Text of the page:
Charles Muller on interpenetration (通達) and essence-function (體用)

In addition to the five articles linked to and briefly quoted below, also check out more of Charles Muller’s publications here:

The Key Operative Concepts in Korean Buddhist Syncretic Philosophy: Interpenetration (通達) and Essence-Function (體用) in Wŏnhyo, Chinul and Kihwa
Bulletin of Toyo Gakuen University No. 3, March 1995, pp 33-48. by A. Charles Muller

Korean Buddhism is distinctive within the broader field of East Asian Buddhism for the pronounced degree of its syncretic discourse. Korean Buddhist monks throughout history have demonstrated a marked tendency in their essays and commentaries to focus on the solution of disagreements between various sects within Buddhism, or on conflicts between Buddhism and other religions. While a strong ecumenical tendency is noticeable in the writings of dozens of Korean monks, among the most prominent in regard to their exposition of syncretic philosophy are W?nhyo (?? 617-686), Pojo Chinul (???? 1158-1210) and Hamheo Kihwa (???? 1376-1433).

The Composition of Self-Transformation Thought in Classical East Asian Philosophy and Religion
A. Charles Muller Bulletin of Toyo Gakuen University 4 : 141–152.

I will speak here of three notions which are crucial for a thoroughgoing understanding of the three East Asian philosophical/religious teachings of Confucianism, Taoism and Buddhism. The first I name integrated practice; the other two are already known to modern scholarship as essence-function and interpenetration. Despite the readily observable reliance on these fundamental and unifying elements by the major masters of the three traditions, through the past century of modern scholarly investigation in the West they have been paid almost no sustained attention. While they have occasionally been identified in a fragmentary and cursory way, they have not been examined from the perspective of their role as fundamental constituents of a holistic cultural worldview, or as a set of pan-East Asian metaphysical categories which are radically distinct from basic Western paradigms, and which have retained remarkable consistency throughout the long histories and wide range of schools of thought contained in the three traditions.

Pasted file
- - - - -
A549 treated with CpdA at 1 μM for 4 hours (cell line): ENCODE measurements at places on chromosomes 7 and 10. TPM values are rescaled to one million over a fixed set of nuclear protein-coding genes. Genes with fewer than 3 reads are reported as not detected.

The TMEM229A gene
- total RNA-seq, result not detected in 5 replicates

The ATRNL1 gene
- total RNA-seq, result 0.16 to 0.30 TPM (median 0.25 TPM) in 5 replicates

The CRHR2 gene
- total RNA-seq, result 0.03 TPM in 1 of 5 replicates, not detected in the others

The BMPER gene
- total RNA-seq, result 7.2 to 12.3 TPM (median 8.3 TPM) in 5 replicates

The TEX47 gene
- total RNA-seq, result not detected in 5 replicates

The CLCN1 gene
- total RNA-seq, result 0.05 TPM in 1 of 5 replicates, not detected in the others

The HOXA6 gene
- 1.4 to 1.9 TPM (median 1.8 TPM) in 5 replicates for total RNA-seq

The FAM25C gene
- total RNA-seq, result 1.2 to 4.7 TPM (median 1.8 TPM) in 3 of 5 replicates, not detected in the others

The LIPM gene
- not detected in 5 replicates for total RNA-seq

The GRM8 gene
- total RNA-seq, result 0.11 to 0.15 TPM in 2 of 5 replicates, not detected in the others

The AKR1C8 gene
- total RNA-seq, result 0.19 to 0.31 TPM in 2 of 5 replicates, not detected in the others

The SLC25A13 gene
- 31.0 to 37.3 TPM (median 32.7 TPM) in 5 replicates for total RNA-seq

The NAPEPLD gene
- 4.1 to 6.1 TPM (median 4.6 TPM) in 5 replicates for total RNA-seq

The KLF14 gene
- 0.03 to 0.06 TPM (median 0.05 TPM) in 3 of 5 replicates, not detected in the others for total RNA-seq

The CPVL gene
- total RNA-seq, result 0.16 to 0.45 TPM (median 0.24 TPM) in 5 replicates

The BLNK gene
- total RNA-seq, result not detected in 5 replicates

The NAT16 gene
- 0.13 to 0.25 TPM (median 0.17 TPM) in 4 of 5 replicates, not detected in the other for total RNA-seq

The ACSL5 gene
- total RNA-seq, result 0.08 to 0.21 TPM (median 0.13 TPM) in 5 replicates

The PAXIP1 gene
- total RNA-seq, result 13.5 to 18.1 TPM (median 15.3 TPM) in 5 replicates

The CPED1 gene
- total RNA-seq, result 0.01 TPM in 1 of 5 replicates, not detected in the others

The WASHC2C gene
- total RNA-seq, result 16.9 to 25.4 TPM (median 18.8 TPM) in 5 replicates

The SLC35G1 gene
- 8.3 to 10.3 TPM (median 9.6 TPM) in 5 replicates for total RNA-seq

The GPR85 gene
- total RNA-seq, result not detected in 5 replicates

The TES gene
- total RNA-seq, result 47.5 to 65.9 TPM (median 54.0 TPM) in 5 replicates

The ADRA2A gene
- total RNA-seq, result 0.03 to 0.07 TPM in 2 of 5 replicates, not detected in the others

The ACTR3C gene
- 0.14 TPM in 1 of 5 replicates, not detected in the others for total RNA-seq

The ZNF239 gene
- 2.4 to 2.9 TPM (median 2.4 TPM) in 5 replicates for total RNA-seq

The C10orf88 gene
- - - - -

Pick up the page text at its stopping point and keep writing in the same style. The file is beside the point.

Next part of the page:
Essence-Function and Interpenetration: Early Chinese Origins and Manifestations
A. Charles Muller Bulletin of Toyo Gakuen University, vol. 7 (1999)

This is the second in a series of articles on the role of the concepts of essence-function (t’i-yung 體用) and interpenetration (t’ung-ta 通達) in traditional East Asian religious and philosophical thought. The first installment of this series, entitled “The Composition of Self-Transformation Thought in Classical East Asian Philosophy and Religion.” (Bulletin of Toyo Gakuen University, vol. 4, March, 1996), was a general introduction to the two concepts. The present article treats their appearance in the earliest Confucian classics, including the I Ching, Great Learning and Doctrine of the Mean, with a special emphasis on the elaboration of the role of the concept of sincerity誠.

The Emergence of Essence-Function (ti-yong) 體用 Hermeneutics in the Sinification of Indic Buddhism: An Overview
A. Charles Muller (University of Tokyo)

This examination of the place of the essence-function paradigm 體用